1964 Pontiac GTO

When Pontiac decided to venture into the muscle car world, no one in the boardroom at General Motors had the foggiest idea that the three letters chosen for a vehicle’s name would not only become iconic, but would also outlive the automaker itself.

That’s the story of the 1964 Pontiac GTO. From those three letters sprang a song that is still the anthem of the muscle car era, “Little GTO,” by the Ronnie and the Daytonas and those three letters also set the theme of a generation that was steeped in power and to whom the Pony Car wars were just another phase. Who would have thought that when the Pontiac Division of General Motors decided to put the biggest engine they could find into their lightest mid-line chassis, they’d have a bone fide icon on their hands.

The first lyric of the song “Little GTO,” pretty much spells out exactly what the vehicle was:

“Little GTO, You’re Lookin’ Fine”
“Three deuces and a four-speed and a 389…”

In a nutshell that was the GTO. Based on Pontiacs 1964 Tempest LeMans Sports Coupe, the base vehicle itself was fairly plain. It was just a mid-sized coupe that featured the classic dual quad headlights sitting at the outer edge of a chromed-grille that was dominated by the Pontiac bump.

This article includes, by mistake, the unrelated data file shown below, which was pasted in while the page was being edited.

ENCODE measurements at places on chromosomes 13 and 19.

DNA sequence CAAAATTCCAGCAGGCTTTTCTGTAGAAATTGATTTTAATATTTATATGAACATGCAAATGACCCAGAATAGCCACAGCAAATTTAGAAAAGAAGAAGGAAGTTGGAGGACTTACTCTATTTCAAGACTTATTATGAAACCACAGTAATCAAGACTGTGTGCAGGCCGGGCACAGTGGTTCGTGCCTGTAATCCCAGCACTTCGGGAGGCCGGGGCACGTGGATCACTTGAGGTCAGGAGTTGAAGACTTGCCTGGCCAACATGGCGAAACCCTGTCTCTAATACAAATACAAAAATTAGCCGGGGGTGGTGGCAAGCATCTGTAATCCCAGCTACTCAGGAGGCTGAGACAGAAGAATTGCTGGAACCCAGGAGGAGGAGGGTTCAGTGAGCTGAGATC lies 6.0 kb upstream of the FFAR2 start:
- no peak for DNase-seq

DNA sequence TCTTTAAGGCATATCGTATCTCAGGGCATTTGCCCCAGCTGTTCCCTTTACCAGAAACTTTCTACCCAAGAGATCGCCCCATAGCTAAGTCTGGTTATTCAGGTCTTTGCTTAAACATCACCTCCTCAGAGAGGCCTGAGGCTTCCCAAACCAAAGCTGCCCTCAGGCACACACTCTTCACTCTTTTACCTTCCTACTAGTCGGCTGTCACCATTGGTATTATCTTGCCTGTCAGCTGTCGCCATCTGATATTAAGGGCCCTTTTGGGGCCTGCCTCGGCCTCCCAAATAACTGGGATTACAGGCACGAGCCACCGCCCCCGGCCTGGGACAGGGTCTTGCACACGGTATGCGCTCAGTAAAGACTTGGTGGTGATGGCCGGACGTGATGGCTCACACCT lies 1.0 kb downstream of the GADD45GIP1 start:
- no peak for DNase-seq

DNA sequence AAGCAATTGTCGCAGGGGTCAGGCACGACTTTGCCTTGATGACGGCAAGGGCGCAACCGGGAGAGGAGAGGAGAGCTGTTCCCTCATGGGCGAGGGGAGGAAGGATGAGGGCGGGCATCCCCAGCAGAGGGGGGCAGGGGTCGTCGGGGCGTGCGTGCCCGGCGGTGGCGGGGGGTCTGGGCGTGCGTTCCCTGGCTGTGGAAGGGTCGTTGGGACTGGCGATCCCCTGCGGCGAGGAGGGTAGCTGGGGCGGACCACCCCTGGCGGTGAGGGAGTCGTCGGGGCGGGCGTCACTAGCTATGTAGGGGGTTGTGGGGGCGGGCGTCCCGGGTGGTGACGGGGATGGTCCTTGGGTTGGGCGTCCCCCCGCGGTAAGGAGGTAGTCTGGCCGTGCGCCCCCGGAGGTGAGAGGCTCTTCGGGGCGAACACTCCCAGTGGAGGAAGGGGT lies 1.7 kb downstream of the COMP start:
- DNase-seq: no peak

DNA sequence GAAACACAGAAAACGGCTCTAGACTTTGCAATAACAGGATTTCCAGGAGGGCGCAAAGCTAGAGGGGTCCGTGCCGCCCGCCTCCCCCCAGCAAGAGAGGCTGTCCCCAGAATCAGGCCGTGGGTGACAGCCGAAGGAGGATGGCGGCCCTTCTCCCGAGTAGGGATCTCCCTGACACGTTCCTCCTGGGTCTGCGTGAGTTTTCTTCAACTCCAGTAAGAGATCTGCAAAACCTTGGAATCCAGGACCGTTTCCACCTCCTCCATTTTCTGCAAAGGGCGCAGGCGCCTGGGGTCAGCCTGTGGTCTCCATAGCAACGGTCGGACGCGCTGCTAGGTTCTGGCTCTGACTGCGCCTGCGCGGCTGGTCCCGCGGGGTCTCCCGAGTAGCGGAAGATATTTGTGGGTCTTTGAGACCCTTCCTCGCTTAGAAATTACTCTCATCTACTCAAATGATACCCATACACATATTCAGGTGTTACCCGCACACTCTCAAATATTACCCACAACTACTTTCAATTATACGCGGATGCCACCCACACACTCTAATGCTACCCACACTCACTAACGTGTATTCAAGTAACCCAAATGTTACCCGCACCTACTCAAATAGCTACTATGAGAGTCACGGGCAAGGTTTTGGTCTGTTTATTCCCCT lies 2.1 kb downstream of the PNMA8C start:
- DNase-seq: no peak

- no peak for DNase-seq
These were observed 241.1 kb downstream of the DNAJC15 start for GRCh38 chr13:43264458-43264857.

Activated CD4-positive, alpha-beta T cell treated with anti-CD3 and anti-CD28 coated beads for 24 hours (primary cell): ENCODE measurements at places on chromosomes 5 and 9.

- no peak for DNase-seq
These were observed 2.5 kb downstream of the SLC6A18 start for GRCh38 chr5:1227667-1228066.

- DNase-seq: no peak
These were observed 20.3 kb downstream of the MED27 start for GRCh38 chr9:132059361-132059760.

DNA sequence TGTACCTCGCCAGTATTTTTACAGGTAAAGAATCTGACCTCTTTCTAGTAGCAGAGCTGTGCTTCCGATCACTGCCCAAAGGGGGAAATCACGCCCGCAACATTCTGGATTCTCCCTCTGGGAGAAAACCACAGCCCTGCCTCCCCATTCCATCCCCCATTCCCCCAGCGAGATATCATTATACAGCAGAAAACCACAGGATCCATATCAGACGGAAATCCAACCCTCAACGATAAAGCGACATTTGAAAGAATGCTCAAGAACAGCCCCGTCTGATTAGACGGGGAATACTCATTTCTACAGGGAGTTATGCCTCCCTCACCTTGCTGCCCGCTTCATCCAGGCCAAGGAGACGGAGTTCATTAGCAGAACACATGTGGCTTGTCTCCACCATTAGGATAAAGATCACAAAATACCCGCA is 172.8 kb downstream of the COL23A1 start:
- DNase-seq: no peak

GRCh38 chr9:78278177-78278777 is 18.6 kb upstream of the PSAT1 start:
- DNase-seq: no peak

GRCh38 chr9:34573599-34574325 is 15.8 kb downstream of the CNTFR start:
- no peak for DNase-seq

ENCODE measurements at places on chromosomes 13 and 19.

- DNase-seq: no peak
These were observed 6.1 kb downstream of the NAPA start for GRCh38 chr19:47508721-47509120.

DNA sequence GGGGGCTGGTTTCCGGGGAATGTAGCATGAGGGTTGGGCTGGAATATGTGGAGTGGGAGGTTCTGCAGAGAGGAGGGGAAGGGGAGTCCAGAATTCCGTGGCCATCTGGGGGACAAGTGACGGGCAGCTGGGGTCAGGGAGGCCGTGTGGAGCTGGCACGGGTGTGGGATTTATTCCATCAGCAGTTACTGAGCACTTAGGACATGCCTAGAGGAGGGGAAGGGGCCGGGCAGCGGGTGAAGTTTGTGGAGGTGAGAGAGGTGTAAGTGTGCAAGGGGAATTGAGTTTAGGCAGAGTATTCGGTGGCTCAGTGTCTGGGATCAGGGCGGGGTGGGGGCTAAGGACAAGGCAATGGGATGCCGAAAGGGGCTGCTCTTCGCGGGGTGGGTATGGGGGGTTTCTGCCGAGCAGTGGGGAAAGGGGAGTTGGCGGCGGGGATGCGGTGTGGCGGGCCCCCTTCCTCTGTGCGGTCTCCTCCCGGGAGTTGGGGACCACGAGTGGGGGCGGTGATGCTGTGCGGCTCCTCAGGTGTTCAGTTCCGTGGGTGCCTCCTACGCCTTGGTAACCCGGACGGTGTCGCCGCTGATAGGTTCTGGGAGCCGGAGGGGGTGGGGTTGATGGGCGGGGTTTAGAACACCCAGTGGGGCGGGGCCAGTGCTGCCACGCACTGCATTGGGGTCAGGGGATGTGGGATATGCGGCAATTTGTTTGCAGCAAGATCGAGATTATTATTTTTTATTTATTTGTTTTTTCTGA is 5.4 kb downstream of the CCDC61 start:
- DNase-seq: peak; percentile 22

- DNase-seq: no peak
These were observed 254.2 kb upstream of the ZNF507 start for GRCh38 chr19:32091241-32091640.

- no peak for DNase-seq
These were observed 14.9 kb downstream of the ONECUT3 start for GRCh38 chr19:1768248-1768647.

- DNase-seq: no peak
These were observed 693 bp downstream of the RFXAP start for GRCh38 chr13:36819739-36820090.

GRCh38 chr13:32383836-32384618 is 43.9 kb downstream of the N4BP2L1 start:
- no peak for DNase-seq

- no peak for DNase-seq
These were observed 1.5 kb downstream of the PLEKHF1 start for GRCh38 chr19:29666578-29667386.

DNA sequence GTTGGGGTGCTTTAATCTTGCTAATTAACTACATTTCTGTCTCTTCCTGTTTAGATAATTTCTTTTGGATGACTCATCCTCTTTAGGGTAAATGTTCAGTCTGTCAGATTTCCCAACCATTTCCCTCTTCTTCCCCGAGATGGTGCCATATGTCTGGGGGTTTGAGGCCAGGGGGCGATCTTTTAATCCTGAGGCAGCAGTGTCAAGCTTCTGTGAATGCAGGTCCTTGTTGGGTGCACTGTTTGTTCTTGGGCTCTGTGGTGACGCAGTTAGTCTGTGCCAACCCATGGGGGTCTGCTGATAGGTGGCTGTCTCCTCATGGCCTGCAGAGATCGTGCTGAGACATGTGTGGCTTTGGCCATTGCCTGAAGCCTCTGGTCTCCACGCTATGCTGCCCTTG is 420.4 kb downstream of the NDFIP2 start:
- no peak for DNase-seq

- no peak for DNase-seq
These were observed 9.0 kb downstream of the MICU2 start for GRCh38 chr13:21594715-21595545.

The square lines flowed back through the doors and on through the quarter panels with a low-level beltline. The hood showed the stock Pontiac hump and featured two scoops as it ended at the base of the windshield. The windshield was somewhat sloped and the roof did flow a bit back toward the slightly sloped rear window.

All-in-all, out of the box, it is was a pretty plain auto, but when Pontiac decided to take the lightest of the three styles offered of this line – a convertible, hardtop coupe (with B-pillar) and Sport Coupe – which happened to be the Sports Coupe and then jam the largest engine they could find under the hood, the large-block 389 and add three two-barrel carburetors so that the GTO cranked out 349 horsepower and then pushed that power to the “SafeTTrack” rear limited slip differential through a four-speed Hurst shifter, the legend was born.

Although it shared the corporate A-body with Chevrolet and Buick, Pontiac chose standard body-on-frame construction techniques, rather than the semi-unitized construction the other divisions used because it used a limited slip rear differential and the rather tall 3.90:1 rear end that was available. Its front suspension was coil over shock A-frame, while its rear was a four-link A-frame that also used coil over shock construction to give the GTO its reasonably good handling, for that era.

Indeed, the GTO had a wide range of powerplant choices ranging from the 389 with a four-barrel that turned out 325 horsepower; the three two-barrel setup and a finicky fuel-injected engine that most people left alone. There was also a 421 HO (High Output) version of the powerplant available with hotter lifters.

Indeed, the 1964 Pontiac was not only an iconic vehicle it was also one whose name has outlasted the division that created it.